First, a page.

Specialist divers and archaeologists have completed an operation to retrieve the wreckage of a 1943 Fairey Barracuda Torpedo Bomber after more than 75 years.
It was found by National Grid engineers last summer, during a seabed survey ahead of the construction of our IFA2 interconnector between England and France.
David Luetchford, Head of IFA2 for National Grid, said: “Interconnectors are about bringing us closer to a zero-carbon future, but we must also respect the past. An important part of our job is to always have a thorough and sympathetic approach to archaeological finds.
“Over the course of the project, we’ve inspected over 1,000 targets of interest, many of which were found to be unexploded ordnance; not unusual given the history of this location. However, to have found a 1943 Fairey Barracuda torpedo bomber is incredible and such a key piece of British history.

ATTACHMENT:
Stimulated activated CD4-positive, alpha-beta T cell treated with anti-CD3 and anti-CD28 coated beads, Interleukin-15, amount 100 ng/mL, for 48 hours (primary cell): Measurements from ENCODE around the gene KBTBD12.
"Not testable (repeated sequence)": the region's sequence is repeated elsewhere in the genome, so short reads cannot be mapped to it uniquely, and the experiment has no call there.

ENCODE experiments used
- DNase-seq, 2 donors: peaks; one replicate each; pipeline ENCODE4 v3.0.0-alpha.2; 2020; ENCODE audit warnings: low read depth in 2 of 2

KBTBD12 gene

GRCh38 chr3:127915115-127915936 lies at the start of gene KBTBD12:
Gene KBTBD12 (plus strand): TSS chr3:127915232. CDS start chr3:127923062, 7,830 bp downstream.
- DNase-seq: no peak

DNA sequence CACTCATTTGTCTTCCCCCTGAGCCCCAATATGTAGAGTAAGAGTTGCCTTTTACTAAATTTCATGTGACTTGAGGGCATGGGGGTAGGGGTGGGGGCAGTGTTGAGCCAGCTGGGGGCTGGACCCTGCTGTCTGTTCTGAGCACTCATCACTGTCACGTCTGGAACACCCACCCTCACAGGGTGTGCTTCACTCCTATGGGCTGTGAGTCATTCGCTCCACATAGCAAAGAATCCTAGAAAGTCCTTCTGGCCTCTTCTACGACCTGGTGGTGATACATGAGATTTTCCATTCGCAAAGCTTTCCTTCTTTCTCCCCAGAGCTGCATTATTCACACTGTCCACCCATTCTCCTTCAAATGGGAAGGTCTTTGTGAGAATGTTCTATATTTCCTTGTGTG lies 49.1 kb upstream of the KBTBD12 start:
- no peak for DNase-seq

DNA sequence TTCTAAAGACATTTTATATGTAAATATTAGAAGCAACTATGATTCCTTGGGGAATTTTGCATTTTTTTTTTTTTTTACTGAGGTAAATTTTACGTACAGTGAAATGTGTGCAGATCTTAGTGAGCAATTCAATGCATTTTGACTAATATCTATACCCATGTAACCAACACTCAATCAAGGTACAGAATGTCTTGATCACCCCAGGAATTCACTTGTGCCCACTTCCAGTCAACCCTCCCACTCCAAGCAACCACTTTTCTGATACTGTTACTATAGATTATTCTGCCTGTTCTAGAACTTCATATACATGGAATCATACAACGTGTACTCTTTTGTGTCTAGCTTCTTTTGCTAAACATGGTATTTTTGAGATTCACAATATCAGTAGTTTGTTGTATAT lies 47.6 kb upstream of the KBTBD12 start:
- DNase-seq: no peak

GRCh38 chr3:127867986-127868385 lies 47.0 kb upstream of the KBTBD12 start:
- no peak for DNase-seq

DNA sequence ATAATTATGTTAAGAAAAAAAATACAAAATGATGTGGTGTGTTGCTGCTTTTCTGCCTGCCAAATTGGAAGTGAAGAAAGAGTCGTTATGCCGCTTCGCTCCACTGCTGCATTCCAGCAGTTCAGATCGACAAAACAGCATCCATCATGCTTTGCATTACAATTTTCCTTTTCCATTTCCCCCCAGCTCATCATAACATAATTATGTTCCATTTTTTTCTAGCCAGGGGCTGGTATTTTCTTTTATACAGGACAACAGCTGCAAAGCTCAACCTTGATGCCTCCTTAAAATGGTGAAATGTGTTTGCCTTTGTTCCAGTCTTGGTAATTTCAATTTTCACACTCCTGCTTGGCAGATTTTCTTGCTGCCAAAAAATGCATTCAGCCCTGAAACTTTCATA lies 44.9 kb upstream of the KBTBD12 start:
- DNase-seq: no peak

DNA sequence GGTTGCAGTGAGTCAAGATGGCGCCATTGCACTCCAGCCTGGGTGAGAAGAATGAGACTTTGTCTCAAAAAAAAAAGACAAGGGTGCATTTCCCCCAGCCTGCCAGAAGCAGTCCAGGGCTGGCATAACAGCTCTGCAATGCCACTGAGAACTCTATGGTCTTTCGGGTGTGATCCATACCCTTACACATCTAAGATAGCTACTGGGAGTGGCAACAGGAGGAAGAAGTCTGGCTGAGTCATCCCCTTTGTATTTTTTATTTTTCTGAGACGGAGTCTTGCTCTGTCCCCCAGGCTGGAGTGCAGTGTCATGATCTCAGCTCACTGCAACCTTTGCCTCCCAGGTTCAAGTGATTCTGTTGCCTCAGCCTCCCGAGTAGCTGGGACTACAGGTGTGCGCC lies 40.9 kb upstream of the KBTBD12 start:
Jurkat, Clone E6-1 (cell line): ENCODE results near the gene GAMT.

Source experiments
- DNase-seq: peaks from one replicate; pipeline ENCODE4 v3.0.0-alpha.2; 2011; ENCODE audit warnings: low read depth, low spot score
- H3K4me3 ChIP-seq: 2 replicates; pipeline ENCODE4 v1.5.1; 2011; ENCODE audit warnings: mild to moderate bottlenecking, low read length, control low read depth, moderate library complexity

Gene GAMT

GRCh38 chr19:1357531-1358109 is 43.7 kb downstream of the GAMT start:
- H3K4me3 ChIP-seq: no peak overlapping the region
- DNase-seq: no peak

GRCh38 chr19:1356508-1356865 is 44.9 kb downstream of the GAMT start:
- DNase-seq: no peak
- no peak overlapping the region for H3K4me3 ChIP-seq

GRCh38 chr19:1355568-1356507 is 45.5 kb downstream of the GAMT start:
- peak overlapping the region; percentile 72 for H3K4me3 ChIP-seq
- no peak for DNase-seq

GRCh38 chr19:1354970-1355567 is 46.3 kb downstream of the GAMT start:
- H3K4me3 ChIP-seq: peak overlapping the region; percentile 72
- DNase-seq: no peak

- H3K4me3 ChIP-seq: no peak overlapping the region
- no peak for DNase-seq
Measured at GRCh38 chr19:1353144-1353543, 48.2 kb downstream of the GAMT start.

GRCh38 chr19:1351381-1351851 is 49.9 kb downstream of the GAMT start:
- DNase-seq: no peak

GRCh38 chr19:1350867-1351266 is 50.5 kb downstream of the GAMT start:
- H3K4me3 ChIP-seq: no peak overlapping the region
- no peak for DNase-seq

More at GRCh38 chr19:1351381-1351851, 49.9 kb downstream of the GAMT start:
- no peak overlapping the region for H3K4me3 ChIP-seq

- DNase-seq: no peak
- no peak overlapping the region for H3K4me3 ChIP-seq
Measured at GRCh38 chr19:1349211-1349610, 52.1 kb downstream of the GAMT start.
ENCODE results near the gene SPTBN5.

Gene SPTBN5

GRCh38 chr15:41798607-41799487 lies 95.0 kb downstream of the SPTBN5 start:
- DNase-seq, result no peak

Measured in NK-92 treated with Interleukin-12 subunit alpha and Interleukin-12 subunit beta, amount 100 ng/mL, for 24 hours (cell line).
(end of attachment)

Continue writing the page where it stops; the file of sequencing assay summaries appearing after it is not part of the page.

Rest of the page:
“It’s not every day you get the chance to play a role in an operation like this and it is very lucky to have found the plane in such a small search area. We surveyed a 180-metre-wide area along the cable route and if we had chosen a slightly different route there is a good chance the plane would never have been found.”
The three-seater plane, part of 810 Squadron Royal Navy Air Station, based at Lee-On-Solent was recovered just in time for the 75th anniversary of D-Day. It’s believed the bomber (thought to be no. BV739) got into difficulty shortly after taking off for its test flight, before crashing 500m from the coast in Portsmouth.
The Barracuda wreckage is the only one to have ever been found in one piece and the last remaining aircraft of its kind in the UK.
Work to fully retrieve the plane is expected to take around three weeks in total, as experts from Wessex Archaeology are carefully excavating the area around the aircraft and removing large amounts of silt and clay. So far, one of the wings has successfully been lifted out of the waters and work on the second is currently underway. The remainder of the plane will be recovered by lifting it in sections over the coming days.